MrT had a bad parenting moment yesterday- glad to see it's not just mums that have them.

Patrick fell asleep eating lunch in his highchair. MrT wasn't sure what to do so he just left him sleeping there, slumped forward in the harness.

I haven't been writing or reading much because we've been away a bit... first to Vanuatu for an awesome holiday in early June. We stayed at one of the big resorts mainly because they had the whole baby option, but we spent a lot of time travelling around on the cheap local buses and eating at the Port Vila markets. I won't be all trite and say I felt a real connection with the local women who had their babies at the markets, because there simply isn't a comparison- dirt poor subsistence farmers with highly paid western doctor- our lives are so far removed that connection does seem a farcical concept. But we did share a devotion to our offspring, and we all laughed at our babies staring shyly at each other and patting each other's hair.The local kids generally take part in looking after all the younger kids, so at the playground Patrick was often helped onto the slide and pushed on the swing by clusters of giggling ni-Van kids. There was nothing in my trusty guidebook (I have a fondness for the Lonely Planet series unchanged by recent controversy) about breastfeeding in public, so I asked some of the nice maternal ladies at the hotel. At first they looked confused by my question- do I need to go "somewhere" or "cover up" to breastfeed in public "it's not taboo?" but then erupted in fits of laughter at even the concept- "Noooo! It's too hot! Just feed anywhere!". Patrick had a ball- there were plenty of people to play with, bananas to eat (a hand of lady fingers at the market cost 50c), and 'walking shells' (hermit crabs) to be fascinated with: but the thing that he loved best was the feral kittens that invaded the hotel's verandah restaurant looking for scraps. He got a massive sand crotch from this place but flaked out under a palm tree for a nap whilst I went snorkelling. In short it was awesome, just what we needed. I can thoroughly recommend it as a 'family' holiday destination- none of the tenseness of Fiji, not as expensive as Tahiti, better beaches than Rarotonga, and warmer than New Zealand!

Last week I was in Melbourne visiting my brother and sister in law and their three kids. I love Melbourne- if it had better beaches I'd live there- and we got to have a cuppa with J-Le and Drew whilst Patrick ran around the cafe causing havoc. So nice to meet other bloggers- just a pity we couldn't make it to blogher (the 3 hour flight to Vanuatu was enough, thanks). Whilst we were there Patrick and I picked up a hideous cold- he's nearly recovered, but I'm still sick- sick enough that even the Orthopods told me I should go home...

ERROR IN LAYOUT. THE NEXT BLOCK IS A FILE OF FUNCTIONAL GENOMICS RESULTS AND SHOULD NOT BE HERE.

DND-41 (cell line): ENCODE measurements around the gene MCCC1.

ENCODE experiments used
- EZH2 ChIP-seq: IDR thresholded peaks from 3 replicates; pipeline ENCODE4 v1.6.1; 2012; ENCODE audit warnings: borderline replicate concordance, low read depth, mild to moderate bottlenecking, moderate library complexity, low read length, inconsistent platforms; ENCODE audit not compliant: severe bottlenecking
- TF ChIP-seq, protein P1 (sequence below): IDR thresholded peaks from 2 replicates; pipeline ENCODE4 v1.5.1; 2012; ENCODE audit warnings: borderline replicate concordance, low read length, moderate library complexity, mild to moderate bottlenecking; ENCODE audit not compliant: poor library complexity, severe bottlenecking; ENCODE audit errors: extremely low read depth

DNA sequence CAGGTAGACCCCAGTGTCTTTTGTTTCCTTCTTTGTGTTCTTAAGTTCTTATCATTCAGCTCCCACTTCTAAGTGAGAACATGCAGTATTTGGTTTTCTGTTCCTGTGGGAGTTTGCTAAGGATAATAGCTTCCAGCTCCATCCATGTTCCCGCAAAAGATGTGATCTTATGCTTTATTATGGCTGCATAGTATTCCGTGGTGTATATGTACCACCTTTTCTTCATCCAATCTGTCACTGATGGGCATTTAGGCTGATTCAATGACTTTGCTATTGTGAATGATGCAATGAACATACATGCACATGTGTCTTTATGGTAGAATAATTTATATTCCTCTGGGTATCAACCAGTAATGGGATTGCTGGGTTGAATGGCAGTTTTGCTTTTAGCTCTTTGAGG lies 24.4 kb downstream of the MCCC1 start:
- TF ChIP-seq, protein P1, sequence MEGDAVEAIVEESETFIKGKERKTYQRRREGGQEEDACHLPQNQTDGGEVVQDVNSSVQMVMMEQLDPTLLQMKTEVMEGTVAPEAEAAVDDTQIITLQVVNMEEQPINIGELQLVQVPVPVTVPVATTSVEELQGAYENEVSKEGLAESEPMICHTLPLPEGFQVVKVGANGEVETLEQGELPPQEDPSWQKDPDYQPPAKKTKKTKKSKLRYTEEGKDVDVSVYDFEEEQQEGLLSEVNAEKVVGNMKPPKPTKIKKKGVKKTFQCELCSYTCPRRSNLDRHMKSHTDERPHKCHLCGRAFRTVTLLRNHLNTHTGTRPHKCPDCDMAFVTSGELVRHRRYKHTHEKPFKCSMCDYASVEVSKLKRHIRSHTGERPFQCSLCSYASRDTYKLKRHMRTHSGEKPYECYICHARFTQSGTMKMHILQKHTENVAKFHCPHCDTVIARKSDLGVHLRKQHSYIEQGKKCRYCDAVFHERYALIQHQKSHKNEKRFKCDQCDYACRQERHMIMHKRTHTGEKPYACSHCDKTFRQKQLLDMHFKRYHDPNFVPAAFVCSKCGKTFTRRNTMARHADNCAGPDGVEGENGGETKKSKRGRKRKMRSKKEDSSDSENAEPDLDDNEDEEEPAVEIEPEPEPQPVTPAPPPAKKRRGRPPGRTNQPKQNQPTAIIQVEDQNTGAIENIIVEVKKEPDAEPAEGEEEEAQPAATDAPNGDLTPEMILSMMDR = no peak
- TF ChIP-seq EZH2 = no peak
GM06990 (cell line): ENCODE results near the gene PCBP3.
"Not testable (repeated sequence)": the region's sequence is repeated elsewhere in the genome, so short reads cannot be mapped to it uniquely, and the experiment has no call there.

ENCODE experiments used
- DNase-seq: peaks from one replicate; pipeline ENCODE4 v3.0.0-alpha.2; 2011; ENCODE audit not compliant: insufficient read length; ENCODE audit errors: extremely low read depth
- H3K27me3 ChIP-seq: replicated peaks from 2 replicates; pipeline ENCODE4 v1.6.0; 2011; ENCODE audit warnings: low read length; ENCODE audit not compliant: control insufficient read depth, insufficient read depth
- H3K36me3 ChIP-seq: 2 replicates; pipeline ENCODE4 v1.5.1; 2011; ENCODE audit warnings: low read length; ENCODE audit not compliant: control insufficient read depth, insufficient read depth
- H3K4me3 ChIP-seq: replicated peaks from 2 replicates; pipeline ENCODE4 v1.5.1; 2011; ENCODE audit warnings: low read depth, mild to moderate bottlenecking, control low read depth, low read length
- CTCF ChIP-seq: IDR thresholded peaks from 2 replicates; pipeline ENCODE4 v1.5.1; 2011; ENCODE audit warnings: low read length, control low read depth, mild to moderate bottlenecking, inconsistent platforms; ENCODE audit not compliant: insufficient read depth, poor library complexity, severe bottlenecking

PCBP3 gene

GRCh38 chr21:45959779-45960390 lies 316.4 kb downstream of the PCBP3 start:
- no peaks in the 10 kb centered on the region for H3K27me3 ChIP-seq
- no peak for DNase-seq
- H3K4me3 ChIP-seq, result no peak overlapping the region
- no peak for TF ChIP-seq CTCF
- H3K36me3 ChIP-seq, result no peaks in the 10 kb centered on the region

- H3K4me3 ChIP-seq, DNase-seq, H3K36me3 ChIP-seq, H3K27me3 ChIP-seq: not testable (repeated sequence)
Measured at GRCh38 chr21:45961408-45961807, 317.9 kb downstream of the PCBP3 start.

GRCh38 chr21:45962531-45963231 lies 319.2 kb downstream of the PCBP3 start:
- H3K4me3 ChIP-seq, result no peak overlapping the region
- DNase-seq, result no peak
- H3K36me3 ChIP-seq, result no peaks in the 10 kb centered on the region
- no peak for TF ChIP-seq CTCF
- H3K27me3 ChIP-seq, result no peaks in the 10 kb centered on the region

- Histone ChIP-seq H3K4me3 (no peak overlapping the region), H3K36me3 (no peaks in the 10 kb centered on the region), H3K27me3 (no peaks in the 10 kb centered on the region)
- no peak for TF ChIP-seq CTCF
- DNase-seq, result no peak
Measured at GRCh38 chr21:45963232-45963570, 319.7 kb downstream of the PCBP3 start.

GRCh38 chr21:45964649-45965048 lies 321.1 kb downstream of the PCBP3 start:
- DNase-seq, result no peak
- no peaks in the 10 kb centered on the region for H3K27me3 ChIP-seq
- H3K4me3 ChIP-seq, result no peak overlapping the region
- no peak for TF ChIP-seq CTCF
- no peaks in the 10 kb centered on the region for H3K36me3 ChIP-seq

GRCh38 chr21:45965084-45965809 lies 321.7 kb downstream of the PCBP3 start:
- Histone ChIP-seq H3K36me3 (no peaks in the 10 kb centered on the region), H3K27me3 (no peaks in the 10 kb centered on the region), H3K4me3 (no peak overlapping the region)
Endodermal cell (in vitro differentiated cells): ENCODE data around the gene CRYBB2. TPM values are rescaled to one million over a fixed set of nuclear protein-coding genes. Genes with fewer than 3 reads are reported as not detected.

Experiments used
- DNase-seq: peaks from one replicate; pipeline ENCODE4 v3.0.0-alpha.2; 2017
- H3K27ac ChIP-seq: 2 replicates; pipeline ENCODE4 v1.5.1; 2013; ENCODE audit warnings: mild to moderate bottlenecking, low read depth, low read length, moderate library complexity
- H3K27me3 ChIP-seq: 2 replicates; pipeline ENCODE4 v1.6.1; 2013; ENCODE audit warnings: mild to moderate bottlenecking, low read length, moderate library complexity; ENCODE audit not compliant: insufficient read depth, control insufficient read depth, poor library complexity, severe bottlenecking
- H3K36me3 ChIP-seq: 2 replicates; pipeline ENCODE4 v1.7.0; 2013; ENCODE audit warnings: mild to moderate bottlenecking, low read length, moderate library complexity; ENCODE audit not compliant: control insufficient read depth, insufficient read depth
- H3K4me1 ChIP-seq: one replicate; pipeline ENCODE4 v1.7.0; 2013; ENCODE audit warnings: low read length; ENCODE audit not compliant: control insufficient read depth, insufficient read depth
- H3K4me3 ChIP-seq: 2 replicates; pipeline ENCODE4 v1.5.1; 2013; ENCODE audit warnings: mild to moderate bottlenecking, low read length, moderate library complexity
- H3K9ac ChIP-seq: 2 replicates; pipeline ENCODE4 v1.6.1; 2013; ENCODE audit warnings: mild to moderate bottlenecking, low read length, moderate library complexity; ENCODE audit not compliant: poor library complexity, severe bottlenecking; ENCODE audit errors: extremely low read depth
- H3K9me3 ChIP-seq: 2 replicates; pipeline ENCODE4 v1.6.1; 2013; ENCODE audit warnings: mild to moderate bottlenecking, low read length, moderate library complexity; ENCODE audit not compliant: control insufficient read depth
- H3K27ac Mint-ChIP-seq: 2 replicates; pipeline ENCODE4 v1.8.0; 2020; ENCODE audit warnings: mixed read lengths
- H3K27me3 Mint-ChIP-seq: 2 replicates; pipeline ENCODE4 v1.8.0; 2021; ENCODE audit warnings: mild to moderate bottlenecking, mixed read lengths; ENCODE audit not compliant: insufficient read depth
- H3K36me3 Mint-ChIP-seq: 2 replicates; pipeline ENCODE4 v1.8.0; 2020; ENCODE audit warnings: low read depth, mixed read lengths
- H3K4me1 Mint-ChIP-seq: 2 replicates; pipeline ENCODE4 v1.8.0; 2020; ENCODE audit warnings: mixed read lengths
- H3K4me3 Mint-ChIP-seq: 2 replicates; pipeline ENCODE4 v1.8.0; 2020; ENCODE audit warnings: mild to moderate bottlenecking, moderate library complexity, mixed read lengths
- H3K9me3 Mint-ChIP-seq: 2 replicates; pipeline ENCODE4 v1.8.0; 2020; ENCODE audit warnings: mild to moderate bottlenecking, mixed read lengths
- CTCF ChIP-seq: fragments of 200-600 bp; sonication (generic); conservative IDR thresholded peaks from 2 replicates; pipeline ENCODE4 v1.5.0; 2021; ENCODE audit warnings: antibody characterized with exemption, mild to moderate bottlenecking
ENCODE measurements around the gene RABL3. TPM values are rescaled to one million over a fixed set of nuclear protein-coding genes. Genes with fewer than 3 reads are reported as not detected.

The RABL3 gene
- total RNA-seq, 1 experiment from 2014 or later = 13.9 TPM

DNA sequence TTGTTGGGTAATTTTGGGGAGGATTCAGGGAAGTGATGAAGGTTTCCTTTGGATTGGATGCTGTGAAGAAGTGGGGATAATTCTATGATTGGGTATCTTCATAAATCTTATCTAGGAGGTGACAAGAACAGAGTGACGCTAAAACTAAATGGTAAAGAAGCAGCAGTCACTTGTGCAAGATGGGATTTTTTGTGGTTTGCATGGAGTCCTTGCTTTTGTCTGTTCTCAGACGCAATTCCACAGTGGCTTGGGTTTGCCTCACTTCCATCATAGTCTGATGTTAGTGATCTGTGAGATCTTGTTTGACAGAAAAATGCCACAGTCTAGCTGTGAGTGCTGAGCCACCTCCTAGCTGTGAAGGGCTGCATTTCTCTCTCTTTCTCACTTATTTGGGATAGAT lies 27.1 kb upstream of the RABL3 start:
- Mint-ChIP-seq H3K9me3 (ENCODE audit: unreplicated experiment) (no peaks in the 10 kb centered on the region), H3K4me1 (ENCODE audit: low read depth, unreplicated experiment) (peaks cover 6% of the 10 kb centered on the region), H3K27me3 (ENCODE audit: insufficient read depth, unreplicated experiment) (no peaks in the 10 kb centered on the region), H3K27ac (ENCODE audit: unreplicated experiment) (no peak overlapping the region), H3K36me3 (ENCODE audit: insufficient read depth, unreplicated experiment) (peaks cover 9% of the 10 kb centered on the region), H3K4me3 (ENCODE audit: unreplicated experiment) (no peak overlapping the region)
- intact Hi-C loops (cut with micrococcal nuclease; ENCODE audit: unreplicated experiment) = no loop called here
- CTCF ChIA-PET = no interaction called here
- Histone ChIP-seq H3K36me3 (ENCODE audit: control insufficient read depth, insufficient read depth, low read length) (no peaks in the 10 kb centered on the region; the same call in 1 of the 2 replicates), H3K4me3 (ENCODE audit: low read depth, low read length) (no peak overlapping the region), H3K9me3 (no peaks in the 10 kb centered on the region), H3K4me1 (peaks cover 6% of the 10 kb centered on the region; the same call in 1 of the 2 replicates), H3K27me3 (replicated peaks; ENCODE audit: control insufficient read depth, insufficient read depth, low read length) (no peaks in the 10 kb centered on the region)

[In every profession there seems to be a specialist area that is always the butt of the jokes- I'm told for teachers it's the Phys Ed guys or the Kindergarten teachers, for Lawyers it's family law and so on. In medicine, it's the Orthopaedic Surgeons that are seen to be the dumbest. Why? Well, I can't say that 12 years of doctoring has given me any reason to contradict this concept, and certainly most orthopods don't try to change their image at all- most live up to the 'bone head', 'knuckle grazing', 'If it's not a bone I don't want to know' stereotype amply. Individually they can be engaging, funny, articulate, intelligent and charming, but collectively, well, they only seem to care about, well, bone. And power tools. And Bone Wax. And dynamic hip screws. And implants. And very little about other concepts in medicine, like, for example, cardiac function or pulmonary fitness (ie hearts beating and ability to breathe). Wholistic, patient-centred carers they are not. Bone surgeons they are. If an orthopod says someone looks unwell, they are generally comatose or just about to arrest. I'm not saying they aren't highly skilled at what they do- they are, and some of the finest surgeons are orthopods, but the key thing here is what they do. And not what they don't.]

Now where was I?

Can't remember. Dextromethorphan ain't all that crash hot for my cough, but it does make my head spin. And gives me weird dreams about bloodsucking aliens. Which was probably influenced by watching the Christmas edition of Doctor Who that MrT taped for me (David Tennant is the best Doctor. Ever. Better even than Tom Baker. And a major hottie).

I have posts in the works about "are australian tourists the new american tourists?", a reply to a meme, and oh, some photos and stuff. And, tantalisingly, ttc stuff. When I'm better, I'll get offamy sorry arse and put them up.